ADM-Aeolus reaches milestone as instrument testing begins
Engineers involved in ESA's wind mission ADM-Aeolus prepare for an exciting period ahead as the structural model of its only instrument is subjected to a stringent period of testing.
The novel Atmospheric Laser Doppler Instrument (ALADIN) forms the heart of the mission and the thermal vacuum tests that are about to start, along with subsequent vibration tests, are a crucial phase in the development of the mission.
The initial testing is being carried out at the Centre Spatial de Liège (CSL) in Belgium and will focus on exposing the model of ALADIN to the full range of temperatures that the real flight model will experience in space as it orbits the Earth. The structural model is built to the same specifications as ALADIN and actually carries the real telescope hardware. These tests are particularly important to ensure that the focal length of the telescope can be controlled under varying temperatures, and also that the laser cooling system works properly.
"Although the instrument will experience a wide range of temperatures when it is in orbit we can only ensure that it performs correctly if the optics and laser are kept at a near constant temperature, which is facilitated by a complex system of heaters and coolers. The fluctuations in the thermal environment are caused by the laser, which generates a lot of heat during operation, and also by the nature of being in orbit where the satellite will regularly pass through intense sunlight and through the cold of the Earth's shadow," explains Wolfgang Veith, ESA's ADM-Aeolus Engineering Manager. "The success of the thermal tests will prove that the instrument will be very stable and reliable in orbit under the most extreme thermal conditions. The complexity of the instrument will be matched by the complexity of the test setup which will combine the use of heaters and shrouds cooled down to the temperature of liquid nitrogen – all of which will be carried out in an almost perfect vacuum in one small chamber."
Due for launch in 2007, ADM-Aeolus, often referred to as just 'Aeolus', is the fourth Earth Explorer mission to be developed within ESA's Living Planet Programme. The mission is based on new technology in that the measuring technique depends upon using a Doppler wind lidar – never before been used in space. Although the concept of using a Doppler wind lidar in space goes back more than 20 years it is only recently that the technology has reached the level of sophistication required to meet the challenges of functioning in space.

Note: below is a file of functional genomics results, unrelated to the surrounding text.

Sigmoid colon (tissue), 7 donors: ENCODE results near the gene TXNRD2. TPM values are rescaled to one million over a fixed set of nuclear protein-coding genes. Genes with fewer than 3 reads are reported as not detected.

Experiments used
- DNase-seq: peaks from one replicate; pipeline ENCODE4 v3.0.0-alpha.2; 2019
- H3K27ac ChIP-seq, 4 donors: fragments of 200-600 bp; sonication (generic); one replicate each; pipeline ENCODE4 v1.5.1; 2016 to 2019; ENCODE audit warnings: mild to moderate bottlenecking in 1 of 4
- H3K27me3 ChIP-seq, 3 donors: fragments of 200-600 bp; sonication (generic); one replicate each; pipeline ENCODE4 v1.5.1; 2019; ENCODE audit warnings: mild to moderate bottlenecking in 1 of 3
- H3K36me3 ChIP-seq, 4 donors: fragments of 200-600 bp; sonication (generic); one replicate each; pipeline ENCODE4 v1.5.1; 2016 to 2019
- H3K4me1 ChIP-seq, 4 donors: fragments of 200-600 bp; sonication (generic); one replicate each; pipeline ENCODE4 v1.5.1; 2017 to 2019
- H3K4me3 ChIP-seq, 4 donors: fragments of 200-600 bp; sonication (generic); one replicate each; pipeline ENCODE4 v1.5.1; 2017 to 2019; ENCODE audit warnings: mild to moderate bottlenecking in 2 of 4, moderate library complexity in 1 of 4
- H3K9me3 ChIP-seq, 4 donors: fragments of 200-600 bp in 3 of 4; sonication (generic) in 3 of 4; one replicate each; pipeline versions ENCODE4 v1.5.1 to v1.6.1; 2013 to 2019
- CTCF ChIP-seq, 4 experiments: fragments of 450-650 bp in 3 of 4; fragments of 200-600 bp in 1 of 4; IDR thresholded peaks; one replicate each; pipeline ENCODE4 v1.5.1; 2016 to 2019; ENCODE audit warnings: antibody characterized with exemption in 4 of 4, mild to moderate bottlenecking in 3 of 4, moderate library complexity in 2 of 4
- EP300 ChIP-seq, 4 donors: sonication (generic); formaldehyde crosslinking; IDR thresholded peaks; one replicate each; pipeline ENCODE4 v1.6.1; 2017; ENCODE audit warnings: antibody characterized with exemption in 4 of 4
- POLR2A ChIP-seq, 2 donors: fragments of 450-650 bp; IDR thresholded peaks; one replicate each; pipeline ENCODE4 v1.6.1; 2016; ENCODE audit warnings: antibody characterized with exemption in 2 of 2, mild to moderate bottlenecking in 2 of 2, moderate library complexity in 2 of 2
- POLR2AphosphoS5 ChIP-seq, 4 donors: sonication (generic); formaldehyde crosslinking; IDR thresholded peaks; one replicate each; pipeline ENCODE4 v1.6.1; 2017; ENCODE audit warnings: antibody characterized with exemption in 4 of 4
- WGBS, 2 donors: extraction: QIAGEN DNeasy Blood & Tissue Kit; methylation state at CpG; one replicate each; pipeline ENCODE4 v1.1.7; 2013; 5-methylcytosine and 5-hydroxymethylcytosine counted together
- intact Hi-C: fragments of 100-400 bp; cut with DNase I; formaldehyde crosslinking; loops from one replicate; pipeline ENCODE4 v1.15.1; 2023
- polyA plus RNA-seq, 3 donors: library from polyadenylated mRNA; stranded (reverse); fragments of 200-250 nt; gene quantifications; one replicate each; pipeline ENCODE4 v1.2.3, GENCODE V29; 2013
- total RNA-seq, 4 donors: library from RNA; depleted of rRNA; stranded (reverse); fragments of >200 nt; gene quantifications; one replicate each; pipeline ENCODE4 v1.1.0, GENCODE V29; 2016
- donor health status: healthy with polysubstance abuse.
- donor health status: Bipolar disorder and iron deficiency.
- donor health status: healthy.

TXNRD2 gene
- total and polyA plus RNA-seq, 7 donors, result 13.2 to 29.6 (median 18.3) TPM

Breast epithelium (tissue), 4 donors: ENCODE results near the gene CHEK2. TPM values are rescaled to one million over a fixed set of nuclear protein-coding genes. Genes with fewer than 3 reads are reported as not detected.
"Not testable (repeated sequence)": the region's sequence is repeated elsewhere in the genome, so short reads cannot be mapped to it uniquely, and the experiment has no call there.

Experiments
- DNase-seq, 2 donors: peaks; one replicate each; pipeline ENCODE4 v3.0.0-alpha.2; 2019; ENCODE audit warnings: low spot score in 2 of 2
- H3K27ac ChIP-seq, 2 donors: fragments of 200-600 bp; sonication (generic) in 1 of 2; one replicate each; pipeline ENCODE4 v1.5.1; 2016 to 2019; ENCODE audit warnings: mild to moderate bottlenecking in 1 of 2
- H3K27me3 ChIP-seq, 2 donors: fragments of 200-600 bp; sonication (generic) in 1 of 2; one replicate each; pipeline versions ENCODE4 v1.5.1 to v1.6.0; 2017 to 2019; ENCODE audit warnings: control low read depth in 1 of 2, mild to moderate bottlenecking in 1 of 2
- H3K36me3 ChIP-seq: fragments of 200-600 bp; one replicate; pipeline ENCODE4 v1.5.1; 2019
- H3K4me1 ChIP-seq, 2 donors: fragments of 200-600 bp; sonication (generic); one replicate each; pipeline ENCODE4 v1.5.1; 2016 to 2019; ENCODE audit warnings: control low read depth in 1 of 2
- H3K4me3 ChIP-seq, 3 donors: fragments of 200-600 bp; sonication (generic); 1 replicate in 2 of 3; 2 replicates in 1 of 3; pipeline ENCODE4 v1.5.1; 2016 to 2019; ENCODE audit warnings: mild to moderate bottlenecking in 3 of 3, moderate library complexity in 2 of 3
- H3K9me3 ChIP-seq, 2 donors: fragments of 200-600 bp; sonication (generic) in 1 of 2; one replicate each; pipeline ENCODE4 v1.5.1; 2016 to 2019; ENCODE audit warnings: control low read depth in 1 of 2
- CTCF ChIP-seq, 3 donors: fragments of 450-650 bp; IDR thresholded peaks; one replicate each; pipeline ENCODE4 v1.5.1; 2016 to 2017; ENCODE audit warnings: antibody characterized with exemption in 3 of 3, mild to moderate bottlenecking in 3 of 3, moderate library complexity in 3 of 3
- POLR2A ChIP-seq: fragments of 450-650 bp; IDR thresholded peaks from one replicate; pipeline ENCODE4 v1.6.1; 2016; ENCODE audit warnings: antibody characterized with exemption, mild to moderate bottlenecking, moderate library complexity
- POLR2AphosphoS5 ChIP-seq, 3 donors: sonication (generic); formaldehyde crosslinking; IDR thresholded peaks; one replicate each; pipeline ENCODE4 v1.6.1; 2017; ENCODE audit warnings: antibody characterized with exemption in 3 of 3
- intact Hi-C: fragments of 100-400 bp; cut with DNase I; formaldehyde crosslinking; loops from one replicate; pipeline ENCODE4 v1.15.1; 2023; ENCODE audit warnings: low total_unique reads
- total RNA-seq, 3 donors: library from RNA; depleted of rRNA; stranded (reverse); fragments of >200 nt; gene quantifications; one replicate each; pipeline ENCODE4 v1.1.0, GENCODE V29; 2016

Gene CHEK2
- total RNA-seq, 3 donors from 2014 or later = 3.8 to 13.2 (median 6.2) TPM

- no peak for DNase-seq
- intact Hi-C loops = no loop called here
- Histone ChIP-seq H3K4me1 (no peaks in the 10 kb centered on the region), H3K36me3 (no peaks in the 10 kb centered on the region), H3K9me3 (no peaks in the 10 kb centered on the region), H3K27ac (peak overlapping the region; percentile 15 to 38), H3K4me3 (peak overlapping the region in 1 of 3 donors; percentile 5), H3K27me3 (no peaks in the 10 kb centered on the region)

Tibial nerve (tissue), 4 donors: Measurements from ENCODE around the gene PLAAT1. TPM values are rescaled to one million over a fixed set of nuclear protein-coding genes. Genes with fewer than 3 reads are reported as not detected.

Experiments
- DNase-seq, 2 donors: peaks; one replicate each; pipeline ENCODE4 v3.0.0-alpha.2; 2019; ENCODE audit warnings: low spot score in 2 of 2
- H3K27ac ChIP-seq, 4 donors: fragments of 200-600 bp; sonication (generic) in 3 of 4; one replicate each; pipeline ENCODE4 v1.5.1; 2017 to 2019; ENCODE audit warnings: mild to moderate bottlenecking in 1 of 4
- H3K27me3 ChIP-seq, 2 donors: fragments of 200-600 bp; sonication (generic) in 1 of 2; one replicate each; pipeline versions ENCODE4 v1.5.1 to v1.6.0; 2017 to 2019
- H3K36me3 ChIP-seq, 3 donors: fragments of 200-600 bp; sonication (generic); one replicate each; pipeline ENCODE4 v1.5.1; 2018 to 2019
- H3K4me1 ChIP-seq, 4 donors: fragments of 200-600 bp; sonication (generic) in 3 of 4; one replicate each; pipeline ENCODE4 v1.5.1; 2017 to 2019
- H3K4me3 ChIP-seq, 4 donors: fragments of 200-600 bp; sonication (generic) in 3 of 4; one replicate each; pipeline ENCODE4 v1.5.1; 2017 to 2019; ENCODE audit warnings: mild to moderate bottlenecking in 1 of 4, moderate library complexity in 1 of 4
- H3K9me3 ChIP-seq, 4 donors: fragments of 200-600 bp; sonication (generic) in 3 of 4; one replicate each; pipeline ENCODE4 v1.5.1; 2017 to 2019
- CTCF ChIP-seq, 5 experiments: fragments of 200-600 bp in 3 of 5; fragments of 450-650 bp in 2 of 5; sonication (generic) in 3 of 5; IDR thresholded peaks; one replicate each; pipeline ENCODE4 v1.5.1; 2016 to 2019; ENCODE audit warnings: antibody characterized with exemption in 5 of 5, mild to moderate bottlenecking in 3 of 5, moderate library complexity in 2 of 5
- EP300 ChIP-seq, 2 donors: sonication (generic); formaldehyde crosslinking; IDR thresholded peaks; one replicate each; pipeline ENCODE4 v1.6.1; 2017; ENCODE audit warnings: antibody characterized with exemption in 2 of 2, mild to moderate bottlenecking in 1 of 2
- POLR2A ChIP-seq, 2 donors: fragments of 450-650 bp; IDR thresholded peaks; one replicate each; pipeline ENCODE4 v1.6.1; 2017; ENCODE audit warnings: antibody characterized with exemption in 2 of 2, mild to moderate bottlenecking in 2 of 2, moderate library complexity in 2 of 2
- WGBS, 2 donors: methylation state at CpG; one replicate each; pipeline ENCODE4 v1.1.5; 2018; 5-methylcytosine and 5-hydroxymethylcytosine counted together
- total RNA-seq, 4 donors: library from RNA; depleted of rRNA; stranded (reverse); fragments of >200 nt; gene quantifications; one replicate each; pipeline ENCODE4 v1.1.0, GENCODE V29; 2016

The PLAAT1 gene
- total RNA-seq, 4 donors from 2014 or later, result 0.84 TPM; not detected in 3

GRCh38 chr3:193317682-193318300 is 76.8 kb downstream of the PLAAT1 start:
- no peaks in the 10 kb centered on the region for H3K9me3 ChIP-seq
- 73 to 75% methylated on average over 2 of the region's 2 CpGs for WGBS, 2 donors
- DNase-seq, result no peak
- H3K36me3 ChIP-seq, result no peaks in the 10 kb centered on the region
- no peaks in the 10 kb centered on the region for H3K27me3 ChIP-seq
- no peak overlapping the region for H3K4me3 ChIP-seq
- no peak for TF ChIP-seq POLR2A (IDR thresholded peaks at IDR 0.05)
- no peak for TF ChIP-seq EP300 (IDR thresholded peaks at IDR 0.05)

The innovative ALADIN instrument consists of a powerful laser system to emit short laser pulses through the Earth's atmosphere, a large telescope to collect the so-called 'backscattered light' signal and a very sensitive receiver to analyse the Doppler shift of the signal from layers at different heights in the atmosphere.
This advance in technology means that Aeolus will be the first-ever satellite to directly observe wind profiles from space on a global scale and as such the mission is expected to result in a breakthrough in weather prediction. The Aeolus wind profiles will find wide application in weather forecasting and climate studies, improving the accuracy of numerical weather forecasting, advancing our understanding of tropical dynamics and processes relevant to climate variability and climate modelling. It is envisaged that Aeolus will be the forerunner of a series of similar operational meteorological satellites in the future.
Once the thermal vacuum tests have been completed, the ALADIN model will be shipped to ESA-ESTEC in the Netherlands where it will be joined with the actual Aeolus platform to undergo a series of vibration tests. These tests will be carried out during June.